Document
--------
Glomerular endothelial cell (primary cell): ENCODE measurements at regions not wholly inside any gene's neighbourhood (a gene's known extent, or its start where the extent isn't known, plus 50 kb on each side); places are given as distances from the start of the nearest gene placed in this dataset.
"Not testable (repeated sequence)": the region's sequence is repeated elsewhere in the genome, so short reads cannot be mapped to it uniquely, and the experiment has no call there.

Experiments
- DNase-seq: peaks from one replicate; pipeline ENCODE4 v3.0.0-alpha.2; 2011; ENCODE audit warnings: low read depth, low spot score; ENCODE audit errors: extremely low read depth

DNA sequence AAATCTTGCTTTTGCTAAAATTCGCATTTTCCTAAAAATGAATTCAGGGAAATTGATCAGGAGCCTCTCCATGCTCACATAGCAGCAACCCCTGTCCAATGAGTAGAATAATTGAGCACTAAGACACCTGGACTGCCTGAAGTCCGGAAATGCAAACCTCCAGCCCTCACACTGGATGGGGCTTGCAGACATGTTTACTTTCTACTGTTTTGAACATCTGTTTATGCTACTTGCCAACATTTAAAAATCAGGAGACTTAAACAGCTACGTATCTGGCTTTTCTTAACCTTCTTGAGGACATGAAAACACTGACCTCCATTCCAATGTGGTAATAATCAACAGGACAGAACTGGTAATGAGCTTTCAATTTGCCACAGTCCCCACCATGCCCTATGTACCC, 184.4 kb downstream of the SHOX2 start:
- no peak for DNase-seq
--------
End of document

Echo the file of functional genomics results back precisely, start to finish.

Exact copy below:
Glomerular endothelial cell (primary cell): ENCODE measurements at regions not wholly inside any gene's neighbourhood (a gene's known extent, or its start where the extent isn't known, plus 50 kb on each side); places are given as distances from the start of the nearest gene placed in this dataset.
"Not testable (repeated sequence)": the region's sequence is repeated elsewhere in the genome, so short reads cannot be mapped to it uniquely, and the experiment has no call there.

Experiments
- DNase-seq: peaks from one replicate; pipeline ENCODE4 v3.0.0-alpha.2; 2011; ENCODE audit warnings: low read depth, low spot score; ENCODE audit errors: extremely low read depth

DNA sequence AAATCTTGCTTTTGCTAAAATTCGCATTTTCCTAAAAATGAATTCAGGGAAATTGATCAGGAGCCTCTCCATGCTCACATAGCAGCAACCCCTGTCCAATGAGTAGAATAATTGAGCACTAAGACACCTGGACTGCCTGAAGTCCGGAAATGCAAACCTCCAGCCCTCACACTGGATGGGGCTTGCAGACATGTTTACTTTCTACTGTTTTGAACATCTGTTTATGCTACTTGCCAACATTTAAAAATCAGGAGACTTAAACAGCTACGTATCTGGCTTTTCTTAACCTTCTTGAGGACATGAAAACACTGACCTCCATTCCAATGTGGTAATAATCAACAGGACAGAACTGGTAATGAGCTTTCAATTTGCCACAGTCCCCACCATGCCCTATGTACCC, 184.4 kb downstream of the SHOX2 start:
- no peak for DNase-seq